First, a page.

In January 2018, shooting began on film ‘Marighella’, the much anticipated biopic based on book by journalist Mário Magalhães, which follows the trajectory of Brazilian Marxist Writer & Communist Party politician turned urban guerrilla who became one of the main exponents, and a symbol of resistance against the 1960s Neofascist Military dictatorship.
Born in Bahia in 1911 to Afro-Brazilian mother and Italian immigrant father, Marighella joined the PCB (Brazilian Communist Party) in the 1930s, and was arrested and tortured on various occasions during Getulio Vargas’ Estado Novo Dictatorship period. Following the demise of Estado Novo, he was able to enter formal politics, and would go on to be invited on research trips by the Communist Party of China several times during the 1950s.
One month after the Military Coup of 1964 which deposed João Goulart, Marighella was shot by the Secret Police in a Rio de Janeiro movie theatre, arrested, then detained for a year. In the period which followed, he was prolific, authoring ‘The Brazilian Crisis’, ‘Mini Manual of the Urban Guerilla‘, and manifesto ‘For the Liberation of Brazil’, texts which went on to be influential for resistance movements both around the continent and elsewhere in the world.
Veja magazine ran a wanted poster for Marighella as a 1968 cover
In 1967, with no elections in sight, and advocating armed struggle against an increasingly repressive regime, Marighella split from the old Communist Party and formed the ALN (National Liberation Action). In a joint action with the MR-8 (8th October Revolutionary Movement), ALN successfully kidnapped then US Ambassador Charles Burke Elbrick in September 1969, holding him hostage for 3 days. The Ambassador was released in exchange for that of fifteen political prisoners. Marighella was declared public enemy number one.
Just a few months after Ambassador Elbrick’s kidnap, Carlos Marighella was assassinated in a car by Military Police in the wealthy Jardin’s area of São Paulo, on 4th November. His killing is commemorated by a small monument at 800 Alameda Casa Branca. The ambush was coordinated by the DOPS’ (Department of Social Order) Sérgio Paranhos Fleury. He along with other notorious torturer Carlos Alberto Brilhante Ustra, were Brazilian operatives during the Operation Condor cross-border crackdown on Left activists in South America, which left thousands dead or disappeared.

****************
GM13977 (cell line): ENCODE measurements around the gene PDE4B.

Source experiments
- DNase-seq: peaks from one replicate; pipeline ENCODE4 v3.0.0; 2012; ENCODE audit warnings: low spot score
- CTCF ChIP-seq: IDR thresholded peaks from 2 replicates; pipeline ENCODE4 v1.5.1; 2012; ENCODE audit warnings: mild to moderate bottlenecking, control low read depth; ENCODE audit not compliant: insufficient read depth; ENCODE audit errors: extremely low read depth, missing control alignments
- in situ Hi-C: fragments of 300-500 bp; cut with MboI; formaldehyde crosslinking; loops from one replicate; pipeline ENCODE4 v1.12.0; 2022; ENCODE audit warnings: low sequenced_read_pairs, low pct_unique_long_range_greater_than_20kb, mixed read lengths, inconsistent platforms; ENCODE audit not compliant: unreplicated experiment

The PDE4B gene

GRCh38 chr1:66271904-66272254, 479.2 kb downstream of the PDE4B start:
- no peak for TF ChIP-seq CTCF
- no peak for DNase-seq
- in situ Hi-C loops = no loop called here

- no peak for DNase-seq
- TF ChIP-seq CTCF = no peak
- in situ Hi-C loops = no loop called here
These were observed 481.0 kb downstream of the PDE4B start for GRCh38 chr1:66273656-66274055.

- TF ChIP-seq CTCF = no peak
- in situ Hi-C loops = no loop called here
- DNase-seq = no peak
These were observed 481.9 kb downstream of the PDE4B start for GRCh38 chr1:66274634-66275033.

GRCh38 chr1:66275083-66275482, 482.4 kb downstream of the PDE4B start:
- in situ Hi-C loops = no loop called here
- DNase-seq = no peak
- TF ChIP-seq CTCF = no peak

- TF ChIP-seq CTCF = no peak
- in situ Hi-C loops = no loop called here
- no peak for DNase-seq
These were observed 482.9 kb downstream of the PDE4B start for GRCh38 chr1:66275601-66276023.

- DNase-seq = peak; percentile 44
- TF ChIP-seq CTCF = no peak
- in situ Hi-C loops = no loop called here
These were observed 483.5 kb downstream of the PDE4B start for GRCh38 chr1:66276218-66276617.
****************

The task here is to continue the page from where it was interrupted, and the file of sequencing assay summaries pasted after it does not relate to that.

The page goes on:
Early into the movie’s shooting, director Wagner Moura faced threats from the Brazilian far-right on social networks (many of whom now openly idolise torturers Fleury and Ustra), promising to break onto set and disrupt filming. But according to the actor, famous for Tropa da Elite, Elysium and his portrayal of Pablo Escobar in series Narcos, this threat was countered thanks to the support of 15 young people from São Paulo’s Antifascist Action, which ensured the safety of the staff.
“What happened was beautiful. Fifteen kids from the Antifascist front came to protect us. This is the worst and the best time to make a film about Marighella.” Moura told Folha de São Paulo.
Seu Jorge and Wagner Moura on set of Marighella in São Paulo
Originally rumoured to be played by rapper Manu Brown, Marighella instead will be interpreted by Seu Jorge, who came to prominence in City of God, before combining successful music and acting careers. The choice of Seu Jorge was no accident, Moura confirmed, “It’s because I want a movie that popularizes his story and brings an example of resistance, especially to young blacks.” he said.
With the threats from the far-right, Moura already has a taste of of the reaction that his work will generate. “I’m prepared to be hated by the right and criticized by the left,” he added.
Moura had previously complained that the film had been boycotted by the usual financiers of Brazilian movies , and has faced both private and public resistance to the project. There is as yet no date set for its premiere.